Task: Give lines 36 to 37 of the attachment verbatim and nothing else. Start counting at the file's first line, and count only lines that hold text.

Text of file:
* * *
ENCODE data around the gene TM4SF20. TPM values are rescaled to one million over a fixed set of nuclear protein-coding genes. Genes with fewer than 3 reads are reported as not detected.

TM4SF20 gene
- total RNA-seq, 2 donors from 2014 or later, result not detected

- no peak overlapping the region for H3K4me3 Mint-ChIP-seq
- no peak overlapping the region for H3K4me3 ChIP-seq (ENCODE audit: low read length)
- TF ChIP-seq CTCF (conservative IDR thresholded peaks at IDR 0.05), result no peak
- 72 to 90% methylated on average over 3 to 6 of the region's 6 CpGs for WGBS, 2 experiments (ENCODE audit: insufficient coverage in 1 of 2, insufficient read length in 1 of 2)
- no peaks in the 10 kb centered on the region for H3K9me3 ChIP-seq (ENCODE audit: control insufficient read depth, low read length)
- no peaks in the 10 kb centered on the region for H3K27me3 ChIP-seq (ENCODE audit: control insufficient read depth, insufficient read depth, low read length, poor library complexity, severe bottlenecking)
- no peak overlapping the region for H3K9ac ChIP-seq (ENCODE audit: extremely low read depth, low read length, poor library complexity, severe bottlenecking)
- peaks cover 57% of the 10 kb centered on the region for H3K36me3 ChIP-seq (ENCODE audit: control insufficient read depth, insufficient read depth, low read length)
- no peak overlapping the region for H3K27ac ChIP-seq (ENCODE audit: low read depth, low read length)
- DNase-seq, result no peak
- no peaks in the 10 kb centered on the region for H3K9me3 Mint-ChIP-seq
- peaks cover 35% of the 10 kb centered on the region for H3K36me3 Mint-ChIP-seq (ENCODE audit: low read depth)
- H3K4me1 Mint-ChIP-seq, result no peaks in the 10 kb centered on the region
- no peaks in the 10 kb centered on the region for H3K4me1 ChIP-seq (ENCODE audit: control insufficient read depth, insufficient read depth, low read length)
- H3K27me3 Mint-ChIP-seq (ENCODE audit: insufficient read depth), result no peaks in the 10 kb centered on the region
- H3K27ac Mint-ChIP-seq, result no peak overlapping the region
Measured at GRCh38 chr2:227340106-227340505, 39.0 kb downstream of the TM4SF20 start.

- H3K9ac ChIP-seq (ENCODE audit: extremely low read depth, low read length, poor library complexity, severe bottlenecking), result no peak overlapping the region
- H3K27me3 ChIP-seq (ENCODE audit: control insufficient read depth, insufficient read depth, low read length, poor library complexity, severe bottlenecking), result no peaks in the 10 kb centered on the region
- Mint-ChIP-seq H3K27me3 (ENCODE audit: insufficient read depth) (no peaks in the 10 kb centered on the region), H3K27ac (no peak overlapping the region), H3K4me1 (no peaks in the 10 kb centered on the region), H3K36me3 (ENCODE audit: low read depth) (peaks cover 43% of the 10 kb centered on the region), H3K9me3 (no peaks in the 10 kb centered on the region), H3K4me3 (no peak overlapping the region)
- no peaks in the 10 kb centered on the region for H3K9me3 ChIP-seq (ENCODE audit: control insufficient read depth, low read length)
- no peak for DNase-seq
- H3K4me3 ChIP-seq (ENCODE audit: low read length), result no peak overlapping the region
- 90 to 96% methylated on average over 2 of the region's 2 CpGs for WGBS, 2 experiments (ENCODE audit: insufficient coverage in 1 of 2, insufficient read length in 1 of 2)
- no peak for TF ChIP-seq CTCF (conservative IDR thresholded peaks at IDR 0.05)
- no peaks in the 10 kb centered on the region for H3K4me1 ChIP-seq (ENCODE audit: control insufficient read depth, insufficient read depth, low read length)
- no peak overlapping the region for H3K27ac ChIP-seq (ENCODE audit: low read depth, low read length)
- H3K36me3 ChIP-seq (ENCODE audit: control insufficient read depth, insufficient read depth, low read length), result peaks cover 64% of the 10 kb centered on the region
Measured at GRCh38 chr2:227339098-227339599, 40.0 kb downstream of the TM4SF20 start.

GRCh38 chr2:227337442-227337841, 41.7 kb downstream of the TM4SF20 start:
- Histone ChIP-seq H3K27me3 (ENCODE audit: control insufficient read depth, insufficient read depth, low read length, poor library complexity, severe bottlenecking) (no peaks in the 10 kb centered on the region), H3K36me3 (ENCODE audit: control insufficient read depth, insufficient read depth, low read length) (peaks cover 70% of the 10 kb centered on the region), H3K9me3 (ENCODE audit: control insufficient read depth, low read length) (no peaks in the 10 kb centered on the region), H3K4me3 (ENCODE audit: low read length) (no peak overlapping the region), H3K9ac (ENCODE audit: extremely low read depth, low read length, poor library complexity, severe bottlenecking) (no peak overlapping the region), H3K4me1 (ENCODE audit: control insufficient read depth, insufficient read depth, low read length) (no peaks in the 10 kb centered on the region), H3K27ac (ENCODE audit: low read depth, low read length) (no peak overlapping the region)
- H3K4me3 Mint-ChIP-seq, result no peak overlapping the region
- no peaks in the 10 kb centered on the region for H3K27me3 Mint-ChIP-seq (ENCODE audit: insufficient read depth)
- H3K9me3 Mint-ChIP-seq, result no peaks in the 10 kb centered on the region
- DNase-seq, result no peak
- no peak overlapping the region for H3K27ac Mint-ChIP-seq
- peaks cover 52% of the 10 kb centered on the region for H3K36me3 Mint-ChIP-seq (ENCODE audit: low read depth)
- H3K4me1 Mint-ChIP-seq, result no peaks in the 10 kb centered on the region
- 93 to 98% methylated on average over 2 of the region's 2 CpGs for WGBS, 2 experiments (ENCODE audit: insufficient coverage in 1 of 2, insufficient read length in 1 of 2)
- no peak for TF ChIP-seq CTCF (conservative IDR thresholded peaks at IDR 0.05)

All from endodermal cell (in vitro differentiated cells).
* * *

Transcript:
- no peaks in the 10 kb centered on the region for H3K27me3 Mint-ChIP-seq (ENCODE audit: insufficient read depth)
- H3K9me3 Mint-ChIP-seq, result no peaks in the 10 kb centered on the region